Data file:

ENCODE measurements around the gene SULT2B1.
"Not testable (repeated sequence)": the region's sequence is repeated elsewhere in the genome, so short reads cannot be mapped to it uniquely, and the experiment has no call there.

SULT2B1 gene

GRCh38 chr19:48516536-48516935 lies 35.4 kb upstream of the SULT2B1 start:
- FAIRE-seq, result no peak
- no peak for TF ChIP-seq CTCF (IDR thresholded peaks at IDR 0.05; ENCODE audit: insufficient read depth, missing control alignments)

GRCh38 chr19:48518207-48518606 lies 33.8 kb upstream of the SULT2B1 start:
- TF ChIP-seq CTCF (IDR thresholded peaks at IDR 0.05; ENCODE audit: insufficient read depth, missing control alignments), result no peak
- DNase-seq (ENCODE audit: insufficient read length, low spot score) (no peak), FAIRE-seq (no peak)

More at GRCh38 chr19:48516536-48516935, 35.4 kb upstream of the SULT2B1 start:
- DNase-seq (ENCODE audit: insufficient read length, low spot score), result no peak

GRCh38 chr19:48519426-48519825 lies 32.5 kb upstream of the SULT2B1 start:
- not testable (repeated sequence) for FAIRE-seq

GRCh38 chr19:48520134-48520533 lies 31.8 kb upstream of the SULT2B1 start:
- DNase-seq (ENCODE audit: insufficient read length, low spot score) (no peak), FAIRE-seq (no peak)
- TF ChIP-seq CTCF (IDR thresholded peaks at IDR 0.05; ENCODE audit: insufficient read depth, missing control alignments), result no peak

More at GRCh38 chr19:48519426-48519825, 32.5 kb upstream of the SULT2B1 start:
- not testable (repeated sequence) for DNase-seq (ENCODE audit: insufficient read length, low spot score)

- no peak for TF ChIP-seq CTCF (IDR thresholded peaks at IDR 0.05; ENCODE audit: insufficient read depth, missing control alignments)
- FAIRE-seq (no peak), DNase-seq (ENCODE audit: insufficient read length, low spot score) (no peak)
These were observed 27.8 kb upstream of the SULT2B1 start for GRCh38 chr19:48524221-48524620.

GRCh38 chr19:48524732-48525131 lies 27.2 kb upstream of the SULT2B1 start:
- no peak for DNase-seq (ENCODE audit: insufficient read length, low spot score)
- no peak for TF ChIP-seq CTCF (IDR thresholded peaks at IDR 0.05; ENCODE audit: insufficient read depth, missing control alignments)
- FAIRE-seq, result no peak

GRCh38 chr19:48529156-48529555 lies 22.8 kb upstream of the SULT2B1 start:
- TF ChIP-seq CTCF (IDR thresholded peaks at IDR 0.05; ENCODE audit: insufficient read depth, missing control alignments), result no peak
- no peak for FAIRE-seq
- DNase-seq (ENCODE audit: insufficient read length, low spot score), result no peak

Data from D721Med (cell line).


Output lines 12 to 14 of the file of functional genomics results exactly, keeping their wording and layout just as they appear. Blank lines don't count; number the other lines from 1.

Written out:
GRCh38 chr19:48519426-48519825 lies 32.5 kb upstream of the SULT2B1 start:
- not testable (repeated sequence) for FAIRE-seq

GRCh38 chr19:48520134-48520533 lies 31.8 kb upstream of the SULT2B1 start: